Sarkozy begins to talk like Bush

Sarkozy began to speak like US president Bush. In his victory speech, he talked about "fundamentalist Muslim oppression of women, freedom, overcoming hate,democracy promotion, strong support for Israel."

Sarkozy begins to talk like Bush
President-elect Sarkozy began to speak like US president Bush. In his victory speech, he talked about "fundamentalist Muslim oppression of women, freedom, overcoming hate,democracy promotion, strong support for Israel." As it seems, the world gained a new neo-con President from EU after French Presidential election.

To the world, President-elect Nicolas Sarkozy sends this message: France is back. Sarkozy said in his victory speech that his France will stand up against tyranny, dictators and fundamentalist Muslim oppression of women — a global vision more in line with President Bush than Jacques Chirac, who defied Washington over Iraq.

Sarkozy has won the label "Sarko the American" for openly admiring the get-up-and-go spirit in the United States, and indicated that he would toe a less-accommodating line toward the Arab world than his predecessors — whose close ties to the Middle East were rooted in France's past as a colonial power in the region.

Overall, though, his campaign gave short shrift to foreign policy, and his limited international experience has left many wondering how he will steer France in global affairs.

Sarkozy sought to quell that uncertainty in a speech barely 30 minutes after his electoral triumph.

France, he said, will stand alongside "all those persecuted by tyranny, by dictatorships." He reached out to "all those in the world who believe in the values of tolerance, freedom, democracy and humanism."

"France will not abandon women who are condemned to the burqa," the full head-and-body covering worn by women in Afghanistan and some Muslim women in Britain and elsewhere, he said. He did not elaborate on how that would translate into policy.

Sarkozy was a member of the government that instituted a law banning head scarves and other religious wearings in classrooms.

In his speech, he appealed for all warring parties in the Middle East to "overcome hate."

"France will be at the side of the world's oppressed," he went on. "That is the message of France, that is the identity of France, that is the history of France."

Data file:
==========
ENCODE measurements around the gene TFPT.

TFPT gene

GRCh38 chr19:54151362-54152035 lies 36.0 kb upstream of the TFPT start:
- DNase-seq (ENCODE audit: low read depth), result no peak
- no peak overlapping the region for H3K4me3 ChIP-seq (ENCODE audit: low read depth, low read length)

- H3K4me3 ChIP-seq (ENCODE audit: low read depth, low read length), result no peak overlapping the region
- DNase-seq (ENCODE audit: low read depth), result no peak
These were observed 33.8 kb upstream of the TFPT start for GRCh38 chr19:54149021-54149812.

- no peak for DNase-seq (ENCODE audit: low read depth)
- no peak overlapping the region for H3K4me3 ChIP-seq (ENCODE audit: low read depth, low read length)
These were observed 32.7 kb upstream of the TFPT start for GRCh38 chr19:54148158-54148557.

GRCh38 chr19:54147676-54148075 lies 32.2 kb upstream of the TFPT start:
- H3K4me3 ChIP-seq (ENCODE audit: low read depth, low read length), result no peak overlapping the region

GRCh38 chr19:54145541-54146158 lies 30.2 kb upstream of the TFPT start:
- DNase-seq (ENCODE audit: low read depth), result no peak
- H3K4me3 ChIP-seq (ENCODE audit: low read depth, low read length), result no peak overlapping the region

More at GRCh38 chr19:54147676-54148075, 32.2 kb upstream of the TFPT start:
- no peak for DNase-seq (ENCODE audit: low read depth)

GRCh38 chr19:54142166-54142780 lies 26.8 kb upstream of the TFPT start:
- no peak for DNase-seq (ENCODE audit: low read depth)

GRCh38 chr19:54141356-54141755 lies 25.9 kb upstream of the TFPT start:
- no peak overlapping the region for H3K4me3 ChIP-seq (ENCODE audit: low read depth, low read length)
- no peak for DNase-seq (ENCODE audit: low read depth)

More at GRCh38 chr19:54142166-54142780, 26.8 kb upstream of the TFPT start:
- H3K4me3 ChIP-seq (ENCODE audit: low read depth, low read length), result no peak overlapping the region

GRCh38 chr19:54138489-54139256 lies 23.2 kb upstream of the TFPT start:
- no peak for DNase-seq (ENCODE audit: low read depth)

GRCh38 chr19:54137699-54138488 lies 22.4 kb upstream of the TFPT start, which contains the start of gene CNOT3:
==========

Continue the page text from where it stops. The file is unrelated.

"This is a new generation," Francois Heisbourg, a leading expert on French strategic and foreign policysaid. "It is a clear change. It is values rather than interests. He talked about what the Americans would call 'democracy promotion.'"

Both Chirac and Sarkozy say the U.S.-led war in Iraq was a mistake, and the president-elect has called for a deadline for a U.S. pullout. But Sarkozy has not let that dampen his enthusiasm for the trans-Atlantic relationship: He eagerly met with Bush in September, drawing criticism from a populace that has had a complex and sometimes bumpy relationship with the United States.

He has also indicated that he would oppose war against Iran, although analysts predict he will stake out a tough stance in the coming weeks in international efforts to keep Iran from developing nuclear weapons.

The most obvious shift is likely to be felt in the Arab and broader Muslim worlds. Sarkozy has reached out to France's 5 million Muslims, but he also has been more open to Israel than Chirac; his support among French Jews was very strong.

"He has abandoned whatever remained of France's Arab policy," said Olivier Roy, a specialist on Islam at the National Center for Scientific Research. "It will mean less activism in the Arab world. He has chosen a position like the American neo-conservative position."

Israeli Prime Minister Ehud Olmert expressed confidence that Israeli-French relations would improve after years.

In Algeria, observers braced for possible tensions with Sarkozy. Algerian daily El Watan turned his speech on its head, saying Monday: "The strong image of a humanist and democratic France will suffer a terrible blow with Nicolas Sarkozy."

Roy said Sarkozy's burqa message was aimed as much at a domestic audience as a foreign one. "It was a statement against fundamentalism," he said.
Last Mod: 08 Mayıs 2007, 18:30
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